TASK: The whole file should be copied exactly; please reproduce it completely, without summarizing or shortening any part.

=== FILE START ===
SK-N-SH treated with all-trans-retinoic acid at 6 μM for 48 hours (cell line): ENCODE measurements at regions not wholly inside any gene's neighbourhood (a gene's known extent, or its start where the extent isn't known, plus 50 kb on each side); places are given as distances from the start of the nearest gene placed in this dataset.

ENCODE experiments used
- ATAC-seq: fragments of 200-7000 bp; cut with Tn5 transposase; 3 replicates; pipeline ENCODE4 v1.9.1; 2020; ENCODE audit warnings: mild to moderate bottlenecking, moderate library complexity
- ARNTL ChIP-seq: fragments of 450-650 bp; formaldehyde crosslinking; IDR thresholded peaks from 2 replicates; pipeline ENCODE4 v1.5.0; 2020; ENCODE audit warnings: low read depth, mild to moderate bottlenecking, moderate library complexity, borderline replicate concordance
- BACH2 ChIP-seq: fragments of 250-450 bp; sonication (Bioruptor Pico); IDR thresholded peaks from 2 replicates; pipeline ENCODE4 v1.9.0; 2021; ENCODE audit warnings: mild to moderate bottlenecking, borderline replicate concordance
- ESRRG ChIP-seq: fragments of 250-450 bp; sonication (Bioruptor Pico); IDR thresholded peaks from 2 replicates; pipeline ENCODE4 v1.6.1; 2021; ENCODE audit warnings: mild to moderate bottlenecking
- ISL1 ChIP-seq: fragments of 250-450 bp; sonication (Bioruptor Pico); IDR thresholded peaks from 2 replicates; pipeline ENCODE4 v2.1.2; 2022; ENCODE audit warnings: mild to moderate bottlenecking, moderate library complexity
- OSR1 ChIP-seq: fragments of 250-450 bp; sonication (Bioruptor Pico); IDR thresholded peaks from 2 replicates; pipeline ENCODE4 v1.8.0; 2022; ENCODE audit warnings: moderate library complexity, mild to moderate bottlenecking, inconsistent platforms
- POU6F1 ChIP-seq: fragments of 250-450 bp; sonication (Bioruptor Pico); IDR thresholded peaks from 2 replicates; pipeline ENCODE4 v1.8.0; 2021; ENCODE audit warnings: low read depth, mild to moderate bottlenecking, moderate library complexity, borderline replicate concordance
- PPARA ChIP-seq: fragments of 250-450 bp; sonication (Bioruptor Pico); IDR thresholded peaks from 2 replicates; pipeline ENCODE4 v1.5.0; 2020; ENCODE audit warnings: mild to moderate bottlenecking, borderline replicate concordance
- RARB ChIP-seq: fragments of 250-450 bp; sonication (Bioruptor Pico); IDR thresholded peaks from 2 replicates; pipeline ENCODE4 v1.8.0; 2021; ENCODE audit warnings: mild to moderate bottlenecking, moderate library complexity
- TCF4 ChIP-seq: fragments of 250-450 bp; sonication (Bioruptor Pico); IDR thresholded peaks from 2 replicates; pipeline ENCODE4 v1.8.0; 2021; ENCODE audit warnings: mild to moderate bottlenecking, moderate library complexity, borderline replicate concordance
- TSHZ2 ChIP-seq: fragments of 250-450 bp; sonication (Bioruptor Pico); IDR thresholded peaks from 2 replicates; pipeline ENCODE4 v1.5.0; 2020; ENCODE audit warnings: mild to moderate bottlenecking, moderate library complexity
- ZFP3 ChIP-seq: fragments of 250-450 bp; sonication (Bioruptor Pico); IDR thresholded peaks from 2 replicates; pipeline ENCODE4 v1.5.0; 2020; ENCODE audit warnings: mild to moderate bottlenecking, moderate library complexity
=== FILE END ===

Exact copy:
SK-N-SH treated with all-trans-retinoic acid at 6 μM for 48 hours (cell line): ENCODE measurements at regions not wholly inside any gene's neighbourhood (a gene's known extent, or its start where the extent isn't known, plus 50 kb on each side); places are given as distances from the start of the nearest gene placed in this dataset.

ENCODE experiments used
- ATAC-seq: fragments of 200-7000 bp; cut with Tn5 transposase; 3 replicates; pipeline ENCODE4 v1.9.1; 2020; ENCODE audit warnings: mild to moderate bottlenecking, moderate library complexity
- ARNTL ChIP-seq: fragments of 450-650 bp; formaldehyde crosslinking; IDR thresholded peaks from 2 replicates; pipeline ENCODE4 v1.5.0; 2020; ENCODE audit warnings: low read depth, mild to moderate bottlenecking, moderate library complexity, borderline replicate concordance
- BACH2 ChIP-seq: fragments of 250-450 bp; sonication (Bioruptor Pico); IDR thresholded peaks from 2 replicates; pipeline ENCODE4 v1.9.0; 2021; ENCODE audit warnings: mild to moderate bottlenecking, borderline replicate concordance
- ESRRG ChIP-seq: fragments of 250-450 bp; sonication (Bioruptor Pico); IDR thresholded peaks from 2 replicates; pipeline ENCODE4 v1.6.1; 2021; ENCODE audit warnings: mild to moderate bottlenecking
- ISL1 ChIP-seq: fragments of 250-450 bp; sonication (Bioruptor Pico); IDR thresholded peaks from 2 replicates; pipeline ENCODE4 v2.1.2; 2022; ENCODE audit warnings: mild to moderate bottlenecking, moderate library complexity
- OSR1 ChIP-seq: fragments of 250-450 bp; sonication (Bioruptor Pico); IDR thresholded peaks from 2 replicates; pipeline ENCODE4 v1.8.0; 2022; ENCODE audit warnings: moderate library complexity, mild to moderate bottlenecking, inconsistent platforms
- POU6F1 ChIP-seq: fragments of 250-450 bp; sonication (Bioruptor Pico); IDR thresholded peaks from 2 replicates; pipeline ENCODE4 v1.8.0; 2021; ENCODE audit warnings: low read depth, mild to moderate bottlenecking, moderate library complexity, borderline replicate concordance
- PPARA ChIP-seq: fragments of 250-450 bp; sonication (Bioruptor Pico); IDR thresholded peaks from 2 replicates; pipeline ENCODE4 v1.5.0; 2020; ENCODE audit warnings: mild to moderate bottlenecking, borderline replicate concordance
- RARB ChIP-seq: fragments of 250-450 bp; sonication (Bioruptor Pico); IDR thresholded peaks from 2 replicates; pipeline ENCODE4 v1.8.0; 2021; ENCODE audit warnings: mild to moderate bottlenecking, moderate library complexity
- TCF4 ChIP-seq: fragments of 250-450 bp; sonication (Bioruptor Pico); IDR thresholded peaks from 2 replicates; pipeline ENCODE4 v1.8.0; 2021; ENCODE audit warnings: mild to moderate bottlenecking, moderate library complexity, borderline replicate concordance
- TSHZ2 ChIP-seq: fragments of 250-450 bp; sonication (Bioruptor Pico); IDR thresholded peaks from 2 replicates; pipeline ENCODE4 v1.5.0; 2020; ENCODE audit warnings: mild to moderate bottlenecking, moderate library complexity
- ZFP3 ChIP-seq: fragments of 250-450 bp; sonication (Bioruptor Pico); IDR thresholded peaks from 2 replicates; pipeline ENCODE4 v1.5.0; 2020; ENCODE audit warnings: mild to moderate bottlenecking, moderate library complexity